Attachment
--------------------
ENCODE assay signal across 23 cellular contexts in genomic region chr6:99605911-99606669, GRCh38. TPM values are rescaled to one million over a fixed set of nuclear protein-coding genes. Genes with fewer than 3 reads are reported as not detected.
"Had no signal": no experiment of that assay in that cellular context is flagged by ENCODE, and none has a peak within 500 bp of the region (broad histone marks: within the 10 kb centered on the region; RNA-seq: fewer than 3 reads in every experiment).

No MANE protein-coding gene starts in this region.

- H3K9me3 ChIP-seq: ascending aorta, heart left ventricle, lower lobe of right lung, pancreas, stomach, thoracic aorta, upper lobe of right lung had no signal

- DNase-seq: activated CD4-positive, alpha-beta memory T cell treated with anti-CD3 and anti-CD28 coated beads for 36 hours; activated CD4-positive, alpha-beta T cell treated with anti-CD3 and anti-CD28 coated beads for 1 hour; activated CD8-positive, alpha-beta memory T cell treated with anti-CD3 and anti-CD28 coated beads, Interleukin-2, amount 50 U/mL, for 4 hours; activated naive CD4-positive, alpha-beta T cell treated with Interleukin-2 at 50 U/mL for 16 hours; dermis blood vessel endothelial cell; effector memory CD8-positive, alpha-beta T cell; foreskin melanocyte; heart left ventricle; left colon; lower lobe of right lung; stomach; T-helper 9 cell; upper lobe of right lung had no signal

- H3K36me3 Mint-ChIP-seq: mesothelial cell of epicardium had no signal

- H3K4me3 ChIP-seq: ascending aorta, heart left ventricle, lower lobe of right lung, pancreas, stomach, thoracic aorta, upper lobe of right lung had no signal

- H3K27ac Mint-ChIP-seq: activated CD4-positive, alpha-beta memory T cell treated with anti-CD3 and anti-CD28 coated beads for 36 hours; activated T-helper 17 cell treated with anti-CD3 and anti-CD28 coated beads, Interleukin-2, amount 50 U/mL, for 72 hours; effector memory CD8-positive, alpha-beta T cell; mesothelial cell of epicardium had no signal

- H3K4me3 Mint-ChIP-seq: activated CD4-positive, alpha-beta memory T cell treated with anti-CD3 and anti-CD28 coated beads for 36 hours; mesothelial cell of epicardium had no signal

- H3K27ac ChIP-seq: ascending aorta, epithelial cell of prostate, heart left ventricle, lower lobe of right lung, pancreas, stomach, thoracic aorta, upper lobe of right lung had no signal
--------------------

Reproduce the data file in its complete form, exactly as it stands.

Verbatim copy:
ENCODE assay signal across 23 cellular contexts in genomic region chr6:99605911-99606669, GRCh38. TPM values are rescaled to one million over a fixed set of nuclear protein-coding genes. Genes with fewer than 3 reads are reported as not detected.
"Had no signal": no experiment of that assay in that cellular context is flagged by ENCODE, and none has a peak within 500 bp of the region (broad histone marks: within the 10 kb centered on the region; RNA-seq: fewer than 3 reads in every experiment).

No MANE protein-coding gene starts in this region.

- H3K9me3 ChIP-seq: ascending aorta, heart left ventricle, lower lobe of right lung, pancreas, stomach, thoracic aorta, upper lobe of right lung had no signal

- DNase-seq: activated CD4-positive, alpha-beta memory T cell treated with anti-CD3 and anti-CD28 coated beads for 36 hours; activated CD4-positive, alpha-beta T cell treated with anti-CD3 and anti-CD28 coated beads for 1 hour; activated CD8-positive, alpha-beta memory T cell treated with anti-CD3 and anti-CD28 coated beads, Interleukin-2, amount 50 U/mL, for 4 hours; activated naive CD4-positive, alpha-beta T cell treated with Interleukin-2 at 50 U/mL for 16 hours; dermis blood vessel endothelial cell; effector memory CD8-positive, alpha-beta T cell; foreskin melanocyte; heart left ventricle; left colon; lower lobe of right lung; stomach; T-helper 9 cell; upper lobe of right lung had no signal

- H3K36me3 Mint-ChIP-seq: mesothelial cell of epicardium had no signal

- H3K4me3 ChIP-seq: ascending aorta, heart left ventricle, lower lobe of right lung, pancreas, stomach, thoracic aorta, upper lobe of right lung had no signal

- H3K27ac Mint-ChIP-seq: activated CD4-positive, alpha-beta memory T cell treated with anti-CD3 and anti-CD28 coated beads for 36 hours; activated T-helper 17 cell treated with anti-CD3 and anti-CD28 coated beads, Interleukin-2, amount 50 U/mL, for 72 hours; effector memory CD8-positive, alpha-beta T cell; mesothelial cell of epicardium had no signal

- H3K4me3 Mint-ChIP-seq: activated CD4-positive, alpha-beta memory T cell treated with anti-CD3 and anti-CD28 coated beads for 36 hours; mesothelial cell of epicardium had no signal

- H3K27ac ChIP-seq: ascending aorta, epithelial cell of prostate, heart left ventricle, lower lobe of right lung, pancreas, stomach, thoracic aorta, upper lobe of right lung had no signal